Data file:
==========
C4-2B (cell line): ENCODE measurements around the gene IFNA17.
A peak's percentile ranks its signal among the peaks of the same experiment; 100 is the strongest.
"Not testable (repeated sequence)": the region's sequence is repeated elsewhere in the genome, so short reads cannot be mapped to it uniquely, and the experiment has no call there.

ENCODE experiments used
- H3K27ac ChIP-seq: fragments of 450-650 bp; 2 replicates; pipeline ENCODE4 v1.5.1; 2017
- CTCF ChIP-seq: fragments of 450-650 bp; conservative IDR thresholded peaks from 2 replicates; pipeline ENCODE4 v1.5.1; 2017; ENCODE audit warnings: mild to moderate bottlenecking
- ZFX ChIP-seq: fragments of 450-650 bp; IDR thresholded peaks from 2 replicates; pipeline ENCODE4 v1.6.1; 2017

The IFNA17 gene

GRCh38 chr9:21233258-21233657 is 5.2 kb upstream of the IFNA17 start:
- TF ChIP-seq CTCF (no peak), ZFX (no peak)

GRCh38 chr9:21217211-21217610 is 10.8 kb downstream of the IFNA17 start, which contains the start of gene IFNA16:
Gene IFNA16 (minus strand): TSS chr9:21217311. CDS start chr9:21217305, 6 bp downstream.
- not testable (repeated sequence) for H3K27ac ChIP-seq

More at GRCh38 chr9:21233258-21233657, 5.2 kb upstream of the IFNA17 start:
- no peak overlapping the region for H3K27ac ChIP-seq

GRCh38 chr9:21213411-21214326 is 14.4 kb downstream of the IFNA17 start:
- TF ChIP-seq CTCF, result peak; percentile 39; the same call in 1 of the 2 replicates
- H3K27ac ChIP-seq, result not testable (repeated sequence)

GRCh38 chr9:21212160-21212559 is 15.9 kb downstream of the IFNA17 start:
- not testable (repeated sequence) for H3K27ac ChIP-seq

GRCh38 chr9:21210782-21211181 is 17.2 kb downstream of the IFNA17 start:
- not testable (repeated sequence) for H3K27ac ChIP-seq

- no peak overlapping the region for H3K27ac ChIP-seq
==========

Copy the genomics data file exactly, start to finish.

C4-2B (cell line): ENCODE measurements around the gene IFNA17.
A peak's percentile ranks its signal among the peaks of the same experiment; 100 is the strongest.
"Not testable (repeated sequence)": the region's sequence is repeated elsewhere in the genome, so short reads cannot be mapped to it uniquely, and the experiment has no call there.

ENCODE experiments used
- H3K27ac ChIP-seq: fragments of 450-650 bp; 2 replicates; pipeline ENCODE4 v1.5.1; 2017
- CTCF ChIP-seq: fragments of 450-650 bp; conservative IDR thresholded peaks from 2 replicates; pipeline ENCODE4 v1.5.1; 2017; ENCODE audit warnings: mild to moderate bottlenecking
- ZFX ChIP-seq: fragments of 450-650 bp; IDR thresholded peaks from 2 replicates; pipeline ENCODE4 v1.6.1; 2017

The IFNA17 gene

GRCh38 chr9:21233258-21233657 is 5.2 kb upstream of the IFNA17 start:
- TF ChIP-seq CTCF (no peak), ZFX (no peak)

GRCh38 chr9:21217211-21217610 is 10.8 kb downstream of the IFNA17 start, which contains the start of gene IFNA16:
Gene IFNA16 (minus strand): TSS chr9:21217311. CDS start chr9:21217305, 6 bp downstream.
- not testable (repeated sequence) for H3K27ac ChIP-seq

More at GRCh38 chr9:21233258-21233657, 5.2 kb upstream of the IFNA17 start:
- no peak overlapping the region for H3K27ac ChIP-seq

GRCh38 chr9:21213411-21214326 is 14.4 kb downstream of the IFNA17 start:
- TF ChIP-seq CTCF, result peak; percentile 39; the same call in 1 of the 2 replicates
- H3K27ac ChIP-seq, result not testable (repeated sequence)

GRCh38 chr9:21212160-21212559 is 15.9 kb downstream of the IFNA17 start:
- not testable (repeated sequence) for H3K27ac ChIP-seq

GRCh38 chr9:21210782-21211181 is 17.2 kb downstream of the IFNA17 start:
- not testable (repeated sequence) for H3K27ac ChIP-seq

- no peak overlapping the region for H3K27ac ChIP-seq